On the small screen, Elwes recently starred in the pilot "Tough Trade," written and created by Jenji Kohan and directed by Gavin Hood. He also has a recurring role on the USA Network show "Psych" as Pierre Despereaux. His previous television credits include guest-starring on a gripping episode of "Law & Order: SVU" as a mob lawyer whose family is viciously attacked and portraying the young Pope in CBS's telepic "Pope John Paul II." Additionally Elwes starred in the Golden Globe award-winning HBO miniseries "From the Earth to the Moon," "The Riverman," "Uprising" and had a recurring role as FBI Assistant Director Brad Follmer on the final season of "The X-Files." Elwes was born and raised in London before moving to the States in his teens. He attended college in upstate New York and went on to study at the Actors Studio and the Lee Strasberg Institute. Ironically, however, it was back in his native England where Elwes began his film career. He later returned to New York before eventually relocating to Los Angeles.
KEVIN KLINE (Alvin) has seamlessly transitioned between the worlds of theater and film and has earned equal distinction in both. Kline is the recipient of numerous awards, including an Academy Award® and two Tony awards. In his three-decades long history with The Public Theater, Kline has played numerous Shakespearean roles: King Lear in "King Lear," Richard in "Richard III," Henry in "Henry V," Duke Vincentio in "Measure for Measure," Benedick in "Much Ado About Nothing," and the title role in two productions of "Hamlet." For the first production of "Hamlet," he won the Obie award for Sustained Achievement in Theatre, and for the second production (which he also directed), he received five Drama Desk nominations, including Best Director and Best Actor nominations. Later, he co-directed a televised version of the production for the PBS "Great Performances" series.
A Juilliard graduate, Kline made his Broadway debut playing Vershinin in Anton Chekhov's "The Three Sisters" for John Houseman's The Acting Company, of which he is a founding member. His other Broadway credits include Hal Prince's "On the Twentieth Century," for which he won both a Tony and a Drama Desk award, and "The Pirates of Penzance," which had a successful run at The Public Theater before transferring to Broadway and for which he again won both a Tony and a Drama Desk award, as well as the Obie award for Outstanding Achievement by an Actor.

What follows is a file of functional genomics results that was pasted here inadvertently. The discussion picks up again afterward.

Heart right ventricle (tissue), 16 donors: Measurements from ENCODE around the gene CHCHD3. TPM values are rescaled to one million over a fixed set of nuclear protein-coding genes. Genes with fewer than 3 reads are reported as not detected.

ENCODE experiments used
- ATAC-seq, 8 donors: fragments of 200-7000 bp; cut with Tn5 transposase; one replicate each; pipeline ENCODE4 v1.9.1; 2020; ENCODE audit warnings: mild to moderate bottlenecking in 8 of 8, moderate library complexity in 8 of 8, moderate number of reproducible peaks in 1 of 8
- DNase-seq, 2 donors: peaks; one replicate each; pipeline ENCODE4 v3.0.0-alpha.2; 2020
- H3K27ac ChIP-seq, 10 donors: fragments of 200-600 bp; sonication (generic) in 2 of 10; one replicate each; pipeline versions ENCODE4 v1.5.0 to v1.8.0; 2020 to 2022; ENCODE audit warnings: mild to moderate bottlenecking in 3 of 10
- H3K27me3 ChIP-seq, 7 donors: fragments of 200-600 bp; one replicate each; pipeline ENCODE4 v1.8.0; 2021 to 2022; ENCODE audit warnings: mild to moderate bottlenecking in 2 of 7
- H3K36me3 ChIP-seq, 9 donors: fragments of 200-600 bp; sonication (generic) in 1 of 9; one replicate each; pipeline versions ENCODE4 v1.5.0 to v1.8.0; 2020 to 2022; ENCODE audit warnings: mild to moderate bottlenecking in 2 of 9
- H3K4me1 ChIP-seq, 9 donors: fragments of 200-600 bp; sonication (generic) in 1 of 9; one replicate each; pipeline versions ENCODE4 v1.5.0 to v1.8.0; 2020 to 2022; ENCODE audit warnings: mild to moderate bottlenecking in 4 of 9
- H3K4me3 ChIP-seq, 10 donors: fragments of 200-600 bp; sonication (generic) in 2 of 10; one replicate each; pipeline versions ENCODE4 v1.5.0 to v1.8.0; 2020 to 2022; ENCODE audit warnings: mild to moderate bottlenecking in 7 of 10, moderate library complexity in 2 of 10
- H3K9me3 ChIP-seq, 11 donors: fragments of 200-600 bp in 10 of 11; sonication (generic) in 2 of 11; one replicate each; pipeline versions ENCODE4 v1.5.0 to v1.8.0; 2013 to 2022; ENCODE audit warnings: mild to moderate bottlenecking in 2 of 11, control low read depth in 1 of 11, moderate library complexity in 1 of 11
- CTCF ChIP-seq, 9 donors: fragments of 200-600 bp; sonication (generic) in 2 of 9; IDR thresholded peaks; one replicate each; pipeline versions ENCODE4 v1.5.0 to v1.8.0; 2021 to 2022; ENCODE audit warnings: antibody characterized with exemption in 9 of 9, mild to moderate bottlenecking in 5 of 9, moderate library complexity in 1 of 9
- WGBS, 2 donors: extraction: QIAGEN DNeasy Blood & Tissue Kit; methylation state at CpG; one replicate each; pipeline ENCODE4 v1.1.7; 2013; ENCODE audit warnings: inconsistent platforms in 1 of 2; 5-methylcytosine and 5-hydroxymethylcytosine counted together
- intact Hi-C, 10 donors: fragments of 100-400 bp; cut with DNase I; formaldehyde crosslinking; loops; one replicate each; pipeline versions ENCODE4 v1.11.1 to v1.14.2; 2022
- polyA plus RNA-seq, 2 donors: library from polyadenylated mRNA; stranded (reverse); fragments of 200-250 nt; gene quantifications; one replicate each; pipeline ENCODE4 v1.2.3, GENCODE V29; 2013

Kline won rave reviews for his Broadway performance in Shaw's "Arms and the Man" (directed by John Malkovich) and starred in Gerry Gutierrez's production of Chekhov's "Ivanov" at Lincoln Center. He won a Drama Desk award for his performance as Falstaff in Lincoln Center Theater's production of Shakespeare's "Henry IV." At The Public's Shakespeare in the Park, Kline has also appeared opposite Meryl Streep in "The Seagull" and in "Mother Courage and her Children." Most recently, Kline was seen on Broadway in the critically acclaimed "Cyrano de Bergerac," for which he received an Outer Critics Circle award. Additionally, this is Kline's second staged production to air on PBS' "Great Performances" series.
In addition to his 1988 Academy Award® for his work in the comedy "A Fish Called Wanda" and a 2008 Screen Actors Guild Award for HBO's "As You Like It," Kline is a five-time Golden Globe nominee for his roles in "Sophie's Choice," "Dave," "In & Out," "Soapdish" and "De-Lovely," and earned a Screen Actors Guild nomination for his performance in "Life as a House."
Other film credits include "The Big Chill," "Silverado," "I Love You to Death," "Grand Canyon," "French Kiss," "Cry Freedom," "The Ice Storm," "A Midsummer Night's Dream," "The Anniversary Party," "The Emperor's Club," "Life as a House" and "A Prairie Home Companion."
He can be seen in Caroline Bottaro's French-language film, "Queen to Play," with Sandrine Bonnaire and Francis Renaud. In the film, Kline portrays a doctor whose housekeeper has a passion for chess and he becomes her mentor in the game, leading her to a chess tournament and initiating major transformations in her life. The film made its world premiere at the Tribeca Film Festival on April 25, 2009. Kline recently filmed the comedy "The Extra Man," co-starring Paul Dano, Katie Holmes and John C. Reilly. Playing Henry Harrison, a failed but brilliant playwright who escorts wealthy widows of New York's Upper East Side, he decides to take a young aspiring writer under his wing and the relationship eventually develops into a bond the depths of which are hardly expected.
He can also be seen in the upcoming film, "The Conspirator," directed by Robert Redford. Kline plays Edwin Stanton, the Secretary of War serving in the wake of the assassination of President Lincoln. Kevin Kline is the first American actor to receive the Sir John Gielgud Golden Quill Award and was recently honored with the Lucille Lortel Lifetime Achievement Award. In 2004, Kline was inducted into the Theatre Hall of Fame.